Originally, when I thought I’d like to do public speaking, I was thinking about brain injury, my story, and my recovery. In 2016 I began to speak locally, and once in Halifax at Dalhousie University, and it was good, proceeding at a modest pace, but proceeding nonetheless. In the spring of 2017 I was thinking that if I was able to speak a few times that summer, I could find my voice and hone my speech.
As I wrote on my Patreon page, my plans were derailed in June 2017 when I was diagnosed with stage 4 colon cancer (thanks to Lynch Syndrome). A surgery to remove the tumour (and most of my colon) was successful, however it also led to a bowel perforation and another surgery. By October the wound in my abdomen had finally healed and I was able to enthusiastically start chemotherapy.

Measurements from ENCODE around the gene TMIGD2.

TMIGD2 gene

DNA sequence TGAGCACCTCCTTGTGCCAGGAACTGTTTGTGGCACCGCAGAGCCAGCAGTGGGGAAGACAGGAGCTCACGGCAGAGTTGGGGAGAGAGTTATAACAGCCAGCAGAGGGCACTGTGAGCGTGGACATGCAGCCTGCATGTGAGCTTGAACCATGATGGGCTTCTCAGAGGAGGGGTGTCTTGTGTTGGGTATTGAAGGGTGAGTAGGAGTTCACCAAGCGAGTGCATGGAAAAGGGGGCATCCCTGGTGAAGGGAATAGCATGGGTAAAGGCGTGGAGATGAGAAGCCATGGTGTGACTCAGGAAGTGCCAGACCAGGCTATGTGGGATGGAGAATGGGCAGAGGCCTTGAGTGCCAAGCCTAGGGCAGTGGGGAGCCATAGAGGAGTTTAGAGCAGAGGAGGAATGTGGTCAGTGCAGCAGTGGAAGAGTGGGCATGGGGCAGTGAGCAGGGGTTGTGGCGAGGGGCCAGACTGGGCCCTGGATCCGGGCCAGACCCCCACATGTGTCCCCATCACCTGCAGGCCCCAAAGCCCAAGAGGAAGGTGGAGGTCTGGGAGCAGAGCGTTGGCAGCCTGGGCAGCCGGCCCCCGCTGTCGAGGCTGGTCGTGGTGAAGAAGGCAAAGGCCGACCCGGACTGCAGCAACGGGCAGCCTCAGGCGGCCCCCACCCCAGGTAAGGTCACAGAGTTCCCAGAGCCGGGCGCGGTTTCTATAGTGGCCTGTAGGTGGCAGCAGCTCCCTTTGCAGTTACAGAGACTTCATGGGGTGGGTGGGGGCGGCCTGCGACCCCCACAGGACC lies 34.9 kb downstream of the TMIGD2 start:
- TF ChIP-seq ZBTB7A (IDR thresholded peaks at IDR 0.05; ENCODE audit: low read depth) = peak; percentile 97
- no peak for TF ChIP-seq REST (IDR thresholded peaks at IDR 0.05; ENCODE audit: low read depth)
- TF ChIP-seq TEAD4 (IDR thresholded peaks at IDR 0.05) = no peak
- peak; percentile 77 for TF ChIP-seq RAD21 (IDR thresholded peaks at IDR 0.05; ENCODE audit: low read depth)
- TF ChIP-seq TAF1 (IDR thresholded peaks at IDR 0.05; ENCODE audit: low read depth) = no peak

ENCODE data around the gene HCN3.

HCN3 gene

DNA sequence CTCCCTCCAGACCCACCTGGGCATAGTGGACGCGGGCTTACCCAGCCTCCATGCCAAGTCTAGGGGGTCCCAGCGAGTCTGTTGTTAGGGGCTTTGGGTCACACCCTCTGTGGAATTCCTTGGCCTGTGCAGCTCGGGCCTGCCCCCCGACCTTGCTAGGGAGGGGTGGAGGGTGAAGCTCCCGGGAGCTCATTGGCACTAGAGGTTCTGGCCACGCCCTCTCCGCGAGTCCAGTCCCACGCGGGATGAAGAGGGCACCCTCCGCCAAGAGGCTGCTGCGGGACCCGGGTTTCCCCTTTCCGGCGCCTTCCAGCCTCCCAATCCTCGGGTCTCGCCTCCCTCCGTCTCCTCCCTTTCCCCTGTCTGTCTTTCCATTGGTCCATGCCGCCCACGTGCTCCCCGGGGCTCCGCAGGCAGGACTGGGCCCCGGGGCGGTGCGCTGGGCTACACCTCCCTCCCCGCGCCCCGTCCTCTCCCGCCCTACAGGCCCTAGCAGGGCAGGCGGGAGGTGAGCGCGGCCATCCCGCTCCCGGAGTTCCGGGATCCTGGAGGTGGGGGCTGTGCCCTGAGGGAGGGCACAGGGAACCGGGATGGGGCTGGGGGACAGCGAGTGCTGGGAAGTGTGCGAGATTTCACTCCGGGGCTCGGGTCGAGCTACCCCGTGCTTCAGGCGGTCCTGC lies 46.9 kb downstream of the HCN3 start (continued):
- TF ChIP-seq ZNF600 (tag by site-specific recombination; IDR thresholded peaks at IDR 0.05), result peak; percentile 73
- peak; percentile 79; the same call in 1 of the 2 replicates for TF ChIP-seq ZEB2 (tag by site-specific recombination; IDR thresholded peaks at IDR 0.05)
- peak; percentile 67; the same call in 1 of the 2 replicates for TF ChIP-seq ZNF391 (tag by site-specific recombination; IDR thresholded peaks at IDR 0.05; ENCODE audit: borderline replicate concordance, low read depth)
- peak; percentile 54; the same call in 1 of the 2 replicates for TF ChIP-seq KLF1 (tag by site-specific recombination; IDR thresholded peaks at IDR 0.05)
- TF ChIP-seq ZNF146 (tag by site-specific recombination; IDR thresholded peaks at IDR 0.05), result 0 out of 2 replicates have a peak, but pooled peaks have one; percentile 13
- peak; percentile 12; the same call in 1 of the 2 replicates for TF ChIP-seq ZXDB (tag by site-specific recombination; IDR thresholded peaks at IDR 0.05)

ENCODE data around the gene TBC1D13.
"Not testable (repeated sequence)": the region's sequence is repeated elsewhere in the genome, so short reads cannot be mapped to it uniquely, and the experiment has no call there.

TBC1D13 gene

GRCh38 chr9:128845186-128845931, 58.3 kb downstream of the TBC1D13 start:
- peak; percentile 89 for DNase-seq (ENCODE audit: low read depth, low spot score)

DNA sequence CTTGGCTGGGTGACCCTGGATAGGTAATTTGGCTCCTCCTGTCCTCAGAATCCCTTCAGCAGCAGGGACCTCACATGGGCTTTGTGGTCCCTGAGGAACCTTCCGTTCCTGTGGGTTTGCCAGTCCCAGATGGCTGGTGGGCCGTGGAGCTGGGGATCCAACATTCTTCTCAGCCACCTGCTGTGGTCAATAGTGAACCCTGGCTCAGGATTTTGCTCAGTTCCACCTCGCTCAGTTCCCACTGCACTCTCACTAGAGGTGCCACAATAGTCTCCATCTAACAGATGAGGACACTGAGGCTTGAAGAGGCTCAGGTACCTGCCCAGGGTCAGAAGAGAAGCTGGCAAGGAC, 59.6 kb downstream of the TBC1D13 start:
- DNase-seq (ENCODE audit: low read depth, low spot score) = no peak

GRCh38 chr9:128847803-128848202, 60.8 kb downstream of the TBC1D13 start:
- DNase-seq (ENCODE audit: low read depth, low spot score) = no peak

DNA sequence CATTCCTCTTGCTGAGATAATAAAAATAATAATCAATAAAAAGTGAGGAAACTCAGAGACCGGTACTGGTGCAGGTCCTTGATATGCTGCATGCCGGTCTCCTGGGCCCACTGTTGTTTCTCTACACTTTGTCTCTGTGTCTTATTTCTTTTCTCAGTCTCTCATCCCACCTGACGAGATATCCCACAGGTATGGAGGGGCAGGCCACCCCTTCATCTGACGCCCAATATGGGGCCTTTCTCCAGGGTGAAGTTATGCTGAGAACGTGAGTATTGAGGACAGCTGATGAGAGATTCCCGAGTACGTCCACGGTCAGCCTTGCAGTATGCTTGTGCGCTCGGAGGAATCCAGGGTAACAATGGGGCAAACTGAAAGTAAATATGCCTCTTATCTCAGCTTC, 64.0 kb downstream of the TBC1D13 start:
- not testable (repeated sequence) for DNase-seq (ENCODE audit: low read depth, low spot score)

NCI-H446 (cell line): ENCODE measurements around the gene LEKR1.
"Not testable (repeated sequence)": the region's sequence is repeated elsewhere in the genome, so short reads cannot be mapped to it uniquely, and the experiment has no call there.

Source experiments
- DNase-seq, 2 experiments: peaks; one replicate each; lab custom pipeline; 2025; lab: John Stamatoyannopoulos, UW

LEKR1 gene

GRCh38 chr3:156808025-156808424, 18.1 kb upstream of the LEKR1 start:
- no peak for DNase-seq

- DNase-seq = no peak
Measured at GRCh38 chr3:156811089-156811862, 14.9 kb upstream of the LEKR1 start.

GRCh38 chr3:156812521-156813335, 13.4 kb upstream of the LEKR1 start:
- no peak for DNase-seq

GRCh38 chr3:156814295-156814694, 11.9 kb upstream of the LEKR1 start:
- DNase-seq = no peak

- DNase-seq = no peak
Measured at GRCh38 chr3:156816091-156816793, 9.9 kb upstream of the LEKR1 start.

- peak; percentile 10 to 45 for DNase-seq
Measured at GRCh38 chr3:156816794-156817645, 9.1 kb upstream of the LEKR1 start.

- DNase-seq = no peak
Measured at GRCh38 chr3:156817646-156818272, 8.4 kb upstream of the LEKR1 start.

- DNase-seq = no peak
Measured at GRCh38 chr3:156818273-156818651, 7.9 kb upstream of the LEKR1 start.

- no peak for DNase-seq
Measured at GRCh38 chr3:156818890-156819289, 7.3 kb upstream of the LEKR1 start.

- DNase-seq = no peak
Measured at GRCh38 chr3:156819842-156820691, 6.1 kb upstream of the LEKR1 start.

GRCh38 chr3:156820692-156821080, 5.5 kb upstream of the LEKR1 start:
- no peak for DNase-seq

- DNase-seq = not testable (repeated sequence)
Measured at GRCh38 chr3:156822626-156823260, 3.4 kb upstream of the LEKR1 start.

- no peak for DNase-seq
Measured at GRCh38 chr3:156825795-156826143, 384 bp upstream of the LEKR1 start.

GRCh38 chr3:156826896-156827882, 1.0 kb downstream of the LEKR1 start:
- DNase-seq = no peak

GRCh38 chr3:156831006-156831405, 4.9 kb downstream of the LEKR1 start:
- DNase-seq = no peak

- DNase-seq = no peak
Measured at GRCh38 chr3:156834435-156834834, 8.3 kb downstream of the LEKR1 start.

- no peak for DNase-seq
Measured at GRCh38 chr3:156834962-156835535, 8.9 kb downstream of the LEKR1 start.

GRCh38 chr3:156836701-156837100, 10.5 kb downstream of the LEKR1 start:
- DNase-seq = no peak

My enthusiasm for chemotherapy was not as robust as I had predicted, and, as anyone who’s gone through chemo will tell you, it sucks. It really beat me up, made me feel like garbage, and led to two forced breaks. Now, those 18 rounds of that particular chemo are behind me. In fact, I haven’t been on chemo since mid-August 2018, so now I have another experience to talk about.
Optimism can be found in experiences that are seemingly devoid of positivity, possibility or even hope. I have recently been reminded by others that they see me as an optimist. I don’t know that I found optimism in either my brain injury or cancer experience, whether it grew from some place in my mind because of those experiences, or if it’s always been part of me.
As I’ve written before, both of those experiences are part of my life. So is how I perceive them. This is what I want to talk about.